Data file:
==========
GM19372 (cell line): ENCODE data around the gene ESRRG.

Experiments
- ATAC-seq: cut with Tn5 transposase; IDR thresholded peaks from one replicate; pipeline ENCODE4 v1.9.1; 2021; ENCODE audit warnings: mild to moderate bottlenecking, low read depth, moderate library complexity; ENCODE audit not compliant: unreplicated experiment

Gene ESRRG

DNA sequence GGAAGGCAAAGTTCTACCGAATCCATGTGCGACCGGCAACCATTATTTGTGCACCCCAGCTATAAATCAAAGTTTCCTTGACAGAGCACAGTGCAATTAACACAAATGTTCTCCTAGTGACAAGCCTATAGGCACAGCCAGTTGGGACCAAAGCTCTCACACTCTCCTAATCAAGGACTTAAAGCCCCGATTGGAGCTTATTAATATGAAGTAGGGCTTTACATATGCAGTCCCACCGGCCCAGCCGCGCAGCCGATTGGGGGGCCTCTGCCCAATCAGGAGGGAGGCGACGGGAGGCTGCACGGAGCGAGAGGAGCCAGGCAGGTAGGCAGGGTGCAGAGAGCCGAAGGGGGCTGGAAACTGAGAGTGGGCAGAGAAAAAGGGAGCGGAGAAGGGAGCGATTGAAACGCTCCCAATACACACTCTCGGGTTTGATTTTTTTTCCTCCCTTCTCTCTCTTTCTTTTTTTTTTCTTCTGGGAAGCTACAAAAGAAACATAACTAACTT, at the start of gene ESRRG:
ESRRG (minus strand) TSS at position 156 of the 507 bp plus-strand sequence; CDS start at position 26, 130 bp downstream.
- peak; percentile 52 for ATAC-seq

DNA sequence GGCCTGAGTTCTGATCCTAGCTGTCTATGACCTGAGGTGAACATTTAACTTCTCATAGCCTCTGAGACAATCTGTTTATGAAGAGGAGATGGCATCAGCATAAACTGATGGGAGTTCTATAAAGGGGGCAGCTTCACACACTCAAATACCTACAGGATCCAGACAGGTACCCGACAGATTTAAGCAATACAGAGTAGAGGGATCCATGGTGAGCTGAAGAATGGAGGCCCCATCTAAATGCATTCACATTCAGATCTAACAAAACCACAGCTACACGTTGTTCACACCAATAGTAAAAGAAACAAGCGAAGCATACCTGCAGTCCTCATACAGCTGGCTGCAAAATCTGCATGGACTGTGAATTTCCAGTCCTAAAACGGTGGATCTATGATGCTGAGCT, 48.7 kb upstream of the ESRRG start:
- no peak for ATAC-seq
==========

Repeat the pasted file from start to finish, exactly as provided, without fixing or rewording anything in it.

GM19372 (cell line): ENCODE data around the gene ESRRG.

Experiments
- ATAC-seq: cut with Tn5 transposase; IDR thresholded peaks from one replicate; pipeline ENCODE4 v1.9.1; 2021; ENCODE audit warnings: mild to moderate bottlenecking, low read depth, moderate library complexity; ENCODE audit not compliant: unreplicated experiment

Gene ESRRG

DNA sequence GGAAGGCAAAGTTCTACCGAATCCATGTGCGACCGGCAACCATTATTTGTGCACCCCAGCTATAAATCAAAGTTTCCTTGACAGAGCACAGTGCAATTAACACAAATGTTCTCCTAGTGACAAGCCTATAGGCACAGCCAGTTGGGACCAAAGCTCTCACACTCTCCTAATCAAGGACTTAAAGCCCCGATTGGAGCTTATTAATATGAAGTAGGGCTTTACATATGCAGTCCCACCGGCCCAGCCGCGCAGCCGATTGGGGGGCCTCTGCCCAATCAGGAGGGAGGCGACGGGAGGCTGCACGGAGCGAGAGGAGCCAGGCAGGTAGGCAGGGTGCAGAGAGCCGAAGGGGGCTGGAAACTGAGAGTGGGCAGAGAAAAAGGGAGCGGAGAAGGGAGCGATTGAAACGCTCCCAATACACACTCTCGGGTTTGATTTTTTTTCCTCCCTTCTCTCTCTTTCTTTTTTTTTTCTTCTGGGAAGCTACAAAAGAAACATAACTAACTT, at the start of gene ESRRG:
ESRRG (minus strand) TSS at position 156 of the 507 bp plus-strand sequence; CDS start at position 26, 130 bp downstream.
- peak; percentile 52 for ATAC-seq

DNA sequence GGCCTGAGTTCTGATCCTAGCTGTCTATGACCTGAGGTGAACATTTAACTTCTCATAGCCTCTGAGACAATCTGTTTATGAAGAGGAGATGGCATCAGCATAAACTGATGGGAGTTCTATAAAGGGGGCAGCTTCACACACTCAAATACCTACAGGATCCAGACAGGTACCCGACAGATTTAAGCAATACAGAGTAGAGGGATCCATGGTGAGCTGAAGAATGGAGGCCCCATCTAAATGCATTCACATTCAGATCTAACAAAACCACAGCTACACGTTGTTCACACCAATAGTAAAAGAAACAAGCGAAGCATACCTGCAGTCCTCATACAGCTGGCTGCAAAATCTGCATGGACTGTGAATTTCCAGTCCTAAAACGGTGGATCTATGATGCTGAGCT, 48.7 kb upstream of the ESRRG start:
- no peak for ATAC-seq